Sunday, February 14, 2010

Romanticism, mortality and the sea

I started reading "Moby Dick" this weekend. I read the damned thing cover to cover in the third grade but obviously almost all of it went over my head and I forgot everything.

I am trying to restrict myself to reading it only on trains, or it will be over too quickly and I'll have nothing else to look forward to (well, that's never true is it?). That whole bit in the beginning about how humankind is inexplicably yet without question drawn to the sea is so true. Coupled with the perfect soundtrack, I think "reading Moby Dick" may make an appearance on a census questionnaire enquiring my personal hobbies and interests.

Did anyone else dream of being a 19th century whaler or sailor when they were a kid? Even after staring at color pictures from the 1990s-2000s of dead whales being processed on Japanese whaling ships with their modern luxuries and rubber boots, I always thought it would be the COOLEST thing to just hop on a ship and go on an "Old Thunder"-esque quest for humanity and whales and sit in a crows' nest (we spoiled young things would require such comforts versus standard mast-heads) contemplating the complexity of human nature and livelihood. In particular, old-school sperm whalers were most especially badasses, going out in those tiny harpoon boats to poke the damned things to death.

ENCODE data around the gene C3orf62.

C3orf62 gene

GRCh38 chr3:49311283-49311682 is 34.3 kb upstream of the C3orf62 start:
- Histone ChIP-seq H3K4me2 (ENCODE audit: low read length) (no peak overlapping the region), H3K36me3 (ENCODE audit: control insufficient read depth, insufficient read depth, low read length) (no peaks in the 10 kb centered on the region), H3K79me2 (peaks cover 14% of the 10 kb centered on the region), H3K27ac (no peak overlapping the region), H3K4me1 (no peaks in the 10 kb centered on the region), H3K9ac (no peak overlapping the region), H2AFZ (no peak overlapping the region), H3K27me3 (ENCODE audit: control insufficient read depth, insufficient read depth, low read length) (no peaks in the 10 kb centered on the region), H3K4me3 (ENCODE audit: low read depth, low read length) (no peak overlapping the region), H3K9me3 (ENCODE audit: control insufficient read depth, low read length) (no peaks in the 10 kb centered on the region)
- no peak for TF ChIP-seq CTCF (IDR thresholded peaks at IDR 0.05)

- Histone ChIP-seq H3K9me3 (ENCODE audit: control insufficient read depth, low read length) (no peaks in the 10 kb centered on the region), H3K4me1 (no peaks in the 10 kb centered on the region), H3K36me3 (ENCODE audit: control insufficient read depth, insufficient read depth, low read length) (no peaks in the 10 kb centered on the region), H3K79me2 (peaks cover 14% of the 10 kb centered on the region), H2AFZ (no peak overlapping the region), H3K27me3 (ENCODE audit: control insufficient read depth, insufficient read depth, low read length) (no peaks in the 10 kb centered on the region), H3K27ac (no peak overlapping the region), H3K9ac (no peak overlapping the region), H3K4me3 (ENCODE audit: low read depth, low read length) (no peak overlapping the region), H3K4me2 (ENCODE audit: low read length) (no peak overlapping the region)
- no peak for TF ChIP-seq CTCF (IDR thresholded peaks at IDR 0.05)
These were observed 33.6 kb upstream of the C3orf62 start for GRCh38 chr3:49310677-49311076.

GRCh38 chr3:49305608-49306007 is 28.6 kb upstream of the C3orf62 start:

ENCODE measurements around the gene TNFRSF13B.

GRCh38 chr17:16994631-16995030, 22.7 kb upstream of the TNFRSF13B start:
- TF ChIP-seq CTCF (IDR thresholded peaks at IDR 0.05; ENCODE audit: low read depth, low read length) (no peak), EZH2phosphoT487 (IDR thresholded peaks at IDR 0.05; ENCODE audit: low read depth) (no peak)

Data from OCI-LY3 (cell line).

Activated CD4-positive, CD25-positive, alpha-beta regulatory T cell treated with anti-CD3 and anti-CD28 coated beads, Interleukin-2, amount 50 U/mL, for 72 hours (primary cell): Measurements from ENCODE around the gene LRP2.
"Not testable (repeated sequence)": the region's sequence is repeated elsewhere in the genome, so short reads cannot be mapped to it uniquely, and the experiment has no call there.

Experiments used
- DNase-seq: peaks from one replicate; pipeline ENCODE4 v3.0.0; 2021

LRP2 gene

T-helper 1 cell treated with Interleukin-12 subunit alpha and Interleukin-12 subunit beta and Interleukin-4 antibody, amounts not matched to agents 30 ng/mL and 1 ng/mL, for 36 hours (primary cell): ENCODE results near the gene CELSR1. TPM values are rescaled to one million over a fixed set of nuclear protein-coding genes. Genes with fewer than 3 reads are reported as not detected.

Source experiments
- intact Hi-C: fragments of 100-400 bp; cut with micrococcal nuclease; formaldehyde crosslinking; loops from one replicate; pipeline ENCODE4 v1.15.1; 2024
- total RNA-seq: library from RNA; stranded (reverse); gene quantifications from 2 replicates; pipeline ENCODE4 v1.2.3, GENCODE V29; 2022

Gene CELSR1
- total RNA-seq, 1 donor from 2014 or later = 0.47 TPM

The same morbid curiosity that wonders if rigor mortis extends to the male genitalia inspires a similarly taboo ponderance and interest; what horrific sounds and unnatural motions do whales make when they are in their death throes? How do pods collapse and implode when they are threatened by starvation, violence, insanity? I've been reading about the Essex, the whaling ship that was destroyed by an angry sperm whale in 1820, and how the crew resorted to cannibalism and piss drinking for survival. Same on the raft of the Medusa, the inspiration for that famous oil painting. Driven to utter desperation, humans revert to bestial natures which always float in the subconscious. So what do the Leviathans do?